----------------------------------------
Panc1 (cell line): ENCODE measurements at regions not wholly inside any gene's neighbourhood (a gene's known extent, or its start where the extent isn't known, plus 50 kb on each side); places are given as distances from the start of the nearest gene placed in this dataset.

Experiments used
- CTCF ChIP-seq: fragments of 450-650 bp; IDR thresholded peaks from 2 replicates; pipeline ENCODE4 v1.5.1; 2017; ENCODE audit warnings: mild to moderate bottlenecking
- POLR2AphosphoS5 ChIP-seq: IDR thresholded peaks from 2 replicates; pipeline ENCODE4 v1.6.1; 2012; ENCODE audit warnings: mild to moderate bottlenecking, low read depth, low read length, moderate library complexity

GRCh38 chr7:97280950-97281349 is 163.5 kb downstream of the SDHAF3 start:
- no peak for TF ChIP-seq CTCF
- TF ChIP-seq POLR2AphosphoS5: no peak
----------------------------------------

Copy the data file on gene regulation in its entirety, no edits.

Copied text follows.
Panc1 (cell line): ENCODE measurements at regions not wholly inside any gene's neighbourhood (a gene's known extent, or its start where the extent isn't known, plus 50 kb on each side); places are given as distances from the start of the nearest gene placed in this dataset.

Experiments used
- CTCF ChIP-seq: fragments of 450-650 bp; IDR thresholded peaks from 2 replicates; pipeline ENCODE4 v1.5.1; 2017; ENCODE audit warnings: mild to moderate bottlenecking
- POLR2AphosphoS5 ChIP-seq: IDR thresholded peaks from 2 replicates; pipeline ENCODE4 v1.6.1; 2012; ENCODE audit warnings: mild to moderate bottlenecking, low read depth, low read length, moderate library complexity

GRCh38 chr7:97280950-97281349 is 163.5 kb downstream of the SDHAF3 start:
- no peak for TF ChIP-seq CTCF
- TF ChIP-seq POLR2AphosphoS5: no peak